There is a linear association between pre-pregnancy body mass index (BMI) and the risk of cesarean section in women who have full-term deliveries, French researchers report in the current issue of BJOG International.
It is well known that women who are obese have an increased risk of cesarean section, Dr. Pierre-Yves Robillard told Reuters Health. “What we show in this study is that there is a linear association between all degrees of maternal corpulence before being pregnant and the risk of cesarean section.”
Robillard’s team used BMI, the ratio of height to weight, to determine if a mother was overweight/obese, underweight or in the normal range. The BMI range for normal weight is between 18.8 and 25.0 - anything higher or lower is underweight or overweight, respectively. Those with a BMI of more than 30.0 are considered obese.
Many people, including obstetricians, Robillard added, are under the impression that the relationship is U-shaped, with women with a “normal” BMI having the lowest rate of cesarean sections, obese women having the highest and very lean women also having a higher rate of cesarean. However, this appears not to be the case.
Robillard of Groupe Hospitalier Sud-Reunion, Saint-Pierre, La Reunion, and colleagues, including lead author Dr. Georges Barau, examined data for more than 17,000 single live births that had taken place at the island hospital over a 4.5-year period.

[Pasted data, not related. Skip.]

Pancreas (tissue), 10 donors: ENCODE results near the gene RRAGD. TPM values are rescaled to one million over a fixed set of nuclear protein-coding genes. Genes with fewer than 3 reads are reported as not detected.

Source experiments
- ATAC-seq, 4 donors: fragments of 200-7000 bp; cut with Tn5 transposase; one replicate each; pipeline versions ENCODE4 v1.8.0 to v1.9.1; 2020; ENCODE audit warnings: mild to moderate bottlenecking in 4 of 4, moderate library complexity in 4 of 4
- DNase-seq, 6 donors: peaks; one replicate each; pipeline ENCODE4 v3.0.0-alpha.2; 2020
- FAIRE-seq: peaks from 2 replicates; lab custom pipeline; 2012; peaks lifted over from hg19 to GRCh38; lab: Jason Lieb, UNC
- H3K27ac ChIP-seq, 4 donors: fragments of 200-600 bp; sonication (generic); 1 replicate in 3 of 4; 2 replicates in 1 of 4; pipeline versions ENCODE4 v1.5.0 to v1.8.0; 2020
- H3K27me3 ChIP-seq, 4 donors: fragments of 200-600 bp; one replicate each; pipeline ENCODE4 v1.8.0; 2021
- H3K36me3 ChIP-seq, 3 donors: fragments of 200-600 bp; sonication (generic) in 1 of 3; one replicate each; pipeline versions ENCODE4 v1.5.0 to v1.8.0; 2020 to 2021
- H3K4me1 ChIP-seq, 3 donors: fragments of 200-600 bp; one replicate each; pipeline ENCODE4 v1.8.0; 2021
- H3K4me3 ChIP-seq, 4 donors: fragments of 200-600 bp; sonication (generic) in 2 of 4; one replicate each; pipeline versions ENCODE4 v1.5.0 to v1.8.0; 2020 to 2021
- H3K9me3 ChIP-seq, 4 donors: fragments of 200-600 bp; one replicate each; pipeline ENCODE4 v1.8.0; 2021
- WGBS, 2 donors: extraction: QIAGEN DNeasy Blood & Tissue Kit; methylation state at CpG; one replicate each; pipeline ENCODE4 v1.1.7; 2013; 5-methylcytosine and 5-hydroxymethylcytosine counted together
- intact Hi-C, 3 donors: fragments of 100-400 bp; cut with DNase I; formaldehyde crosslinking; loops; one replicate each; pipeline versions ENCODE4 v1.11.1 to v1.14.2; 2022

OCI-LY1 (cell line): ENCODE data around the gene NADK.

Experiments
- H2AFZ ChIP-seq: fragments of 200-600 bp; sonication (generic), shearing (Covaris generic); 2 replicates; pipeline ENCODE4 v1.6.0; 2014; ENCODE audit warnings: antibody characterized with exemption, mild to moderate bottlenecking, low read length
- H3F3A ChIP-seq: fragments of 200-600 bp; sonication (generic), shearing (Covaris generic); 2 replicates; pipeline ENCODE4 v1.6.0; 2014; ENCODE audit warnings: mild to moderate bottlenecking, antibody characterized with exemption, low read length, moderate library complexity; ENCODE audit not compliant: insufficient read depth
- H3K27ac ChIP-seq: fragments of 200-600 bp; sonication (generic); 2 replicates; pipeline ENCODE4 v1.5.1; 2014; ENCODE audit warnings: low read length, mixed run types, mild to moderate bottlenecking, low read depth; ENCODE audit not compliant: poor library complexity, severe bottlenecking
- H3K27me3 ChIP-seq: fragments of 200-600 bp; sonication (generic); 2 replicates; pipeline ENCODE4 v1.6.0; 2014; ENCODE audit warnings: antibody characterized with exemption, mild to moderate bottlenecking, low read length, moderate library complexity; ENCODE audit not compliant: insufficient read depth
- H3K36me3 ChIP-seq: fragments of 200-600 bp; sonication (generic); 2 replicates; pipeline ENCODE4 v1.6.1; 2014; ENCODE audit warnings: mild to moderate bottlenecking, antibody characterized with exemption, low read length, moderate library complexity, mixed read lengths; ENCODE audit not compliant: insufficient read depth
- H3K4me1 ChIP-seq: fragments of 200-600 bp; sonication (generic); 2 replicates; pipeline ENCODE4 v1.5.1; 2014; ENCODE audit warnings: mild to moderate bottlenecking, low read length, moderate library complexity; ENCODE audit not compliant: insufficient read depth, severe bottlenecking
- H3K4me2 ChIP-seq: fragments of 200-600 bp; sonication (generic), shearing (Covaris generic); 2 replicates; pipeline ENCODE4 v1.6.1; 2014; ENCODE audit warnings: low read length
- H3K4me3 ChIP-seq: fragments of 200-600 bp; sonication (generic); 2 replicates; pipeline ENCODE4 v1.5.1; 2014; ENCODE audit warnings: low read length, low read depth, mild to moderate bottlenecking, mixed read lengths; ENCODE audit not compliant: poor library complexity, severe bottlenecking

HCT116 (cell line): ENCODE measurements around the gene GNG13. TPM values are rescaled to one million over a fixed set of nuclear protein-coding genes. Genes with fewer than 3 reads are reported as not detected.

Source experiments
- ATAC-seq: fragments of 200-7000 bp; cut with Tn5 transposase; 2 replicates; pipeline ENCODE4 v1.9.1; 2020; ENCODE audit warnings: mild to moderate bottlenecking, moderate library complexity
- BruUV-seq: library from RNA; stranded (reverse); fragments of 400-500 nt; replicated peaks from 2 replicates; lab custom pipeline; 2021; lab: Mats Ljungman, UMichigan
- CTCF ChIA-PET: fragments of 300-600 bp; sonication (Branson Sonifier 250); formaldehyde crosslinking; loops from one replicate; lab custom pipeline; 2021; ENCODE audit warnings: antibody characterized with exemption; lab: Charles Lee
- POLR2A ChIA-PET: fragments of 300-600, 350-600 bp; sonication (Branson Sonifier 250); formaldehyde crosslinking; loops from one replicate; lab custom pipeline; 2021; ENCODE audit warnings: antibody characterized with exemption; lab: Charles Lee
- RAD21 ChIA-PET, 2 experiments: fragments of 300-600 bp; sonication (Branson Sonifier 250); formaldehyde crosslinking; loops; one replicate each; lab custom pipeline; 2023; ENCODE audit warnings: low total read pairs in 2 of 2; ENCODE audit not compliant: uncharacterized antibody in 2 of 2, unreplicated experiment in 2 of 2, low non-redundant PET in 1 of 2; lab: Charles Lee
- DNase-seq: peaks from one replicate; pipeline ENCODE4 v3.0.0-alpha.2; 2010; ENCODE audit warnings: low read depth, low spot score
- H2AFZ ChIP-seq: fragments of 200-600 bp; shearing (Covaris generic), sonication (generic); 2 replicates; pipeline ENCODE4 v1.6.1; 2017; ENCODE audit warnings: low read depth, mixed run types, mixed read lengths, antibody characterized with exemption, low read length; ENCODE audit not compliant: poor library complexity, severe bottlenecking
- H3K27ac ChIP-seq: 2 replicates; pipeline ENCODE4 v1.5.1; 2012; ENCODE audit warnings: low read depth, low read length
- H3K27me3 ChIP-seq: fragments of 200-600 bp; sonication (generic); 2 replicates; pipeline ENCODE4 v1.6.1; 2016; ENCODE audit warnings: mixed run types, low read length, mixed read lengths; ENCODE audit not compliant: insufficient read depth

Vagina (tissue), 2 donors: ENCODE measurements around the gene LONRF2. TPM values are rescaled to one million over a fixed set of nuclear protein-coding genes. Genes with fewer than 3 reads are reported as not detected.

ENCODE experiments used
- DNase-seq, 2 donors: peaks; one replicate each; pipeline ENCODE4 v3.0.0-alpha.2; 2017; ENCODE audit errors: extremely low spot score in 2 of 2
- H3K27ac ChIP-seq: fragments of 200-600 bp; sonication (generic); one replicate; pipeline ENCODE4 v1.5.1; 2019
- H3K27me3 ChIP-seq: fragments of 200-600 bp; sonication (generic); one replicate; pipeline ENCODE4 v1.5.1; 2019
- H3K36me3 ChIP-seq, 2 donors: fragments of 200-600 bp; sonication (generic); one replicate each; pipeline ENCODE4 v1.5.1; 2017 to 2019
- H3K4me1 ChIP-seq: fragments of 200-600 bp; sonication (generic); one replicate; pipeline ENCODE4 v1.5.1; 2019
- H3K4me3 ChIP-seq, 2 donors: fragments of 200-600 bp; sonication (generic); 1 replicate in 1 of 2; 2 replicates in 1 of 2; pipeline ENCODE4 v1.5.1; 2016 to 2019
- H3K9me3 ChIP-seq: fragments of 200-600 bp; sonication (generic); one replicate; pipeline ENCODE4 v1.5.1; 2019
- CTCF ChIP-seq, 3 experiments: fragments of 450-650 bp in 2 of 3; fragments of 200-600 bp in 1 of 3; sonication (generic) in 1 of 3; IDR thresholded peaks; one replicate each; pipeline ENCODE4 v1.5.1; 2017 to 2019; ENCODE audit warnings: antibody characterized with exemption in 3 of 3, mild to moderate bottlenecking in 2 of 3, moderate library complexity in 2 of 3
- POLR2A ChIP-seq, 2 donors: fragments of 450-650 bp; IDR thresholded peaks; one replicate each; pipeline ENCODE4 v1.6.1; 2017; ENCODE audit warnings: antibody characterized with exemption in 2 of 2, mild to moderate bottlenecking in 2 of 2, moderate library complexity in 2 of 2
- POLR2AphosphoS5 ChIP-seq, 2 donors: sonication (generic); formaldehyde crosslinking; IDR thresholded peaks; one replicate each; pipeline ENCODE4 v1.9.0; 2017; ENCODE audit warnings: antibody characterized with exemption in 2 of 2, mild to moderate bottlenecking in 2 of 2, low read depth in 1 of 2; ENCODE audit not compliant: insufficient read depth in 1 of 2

When pre-pregnancy BMIs, ranging from 10 to 45, were determined for almost all (97.1 percent) of the mothers, a significant linear association with the risk of cesarean section was found. The leanest mothers had the highest rates of vaginal delivery, and the most corpulent had the lowest.
The cesarean rate was 9.3 percent in those with a BMI less than 15 and rose steadily with BMI, reaching about 30 percent in those with a BMI of 40 or more.
Among possible contributing factors, Robillard observed, is that, on average, leaner mothers have lighter babies, and that fatty tissue is poorly compressible leading to a tapering of the pelvis.
The investigators conclude that obese women tend to have heavier babies and a relatively narrower pelvis and therefore have a higher cesarean rate.
SOURCE: BJOG International, October 2006.
Revision date: July 8, 2011
Last revised: by Andrew G. Epstein, M.D.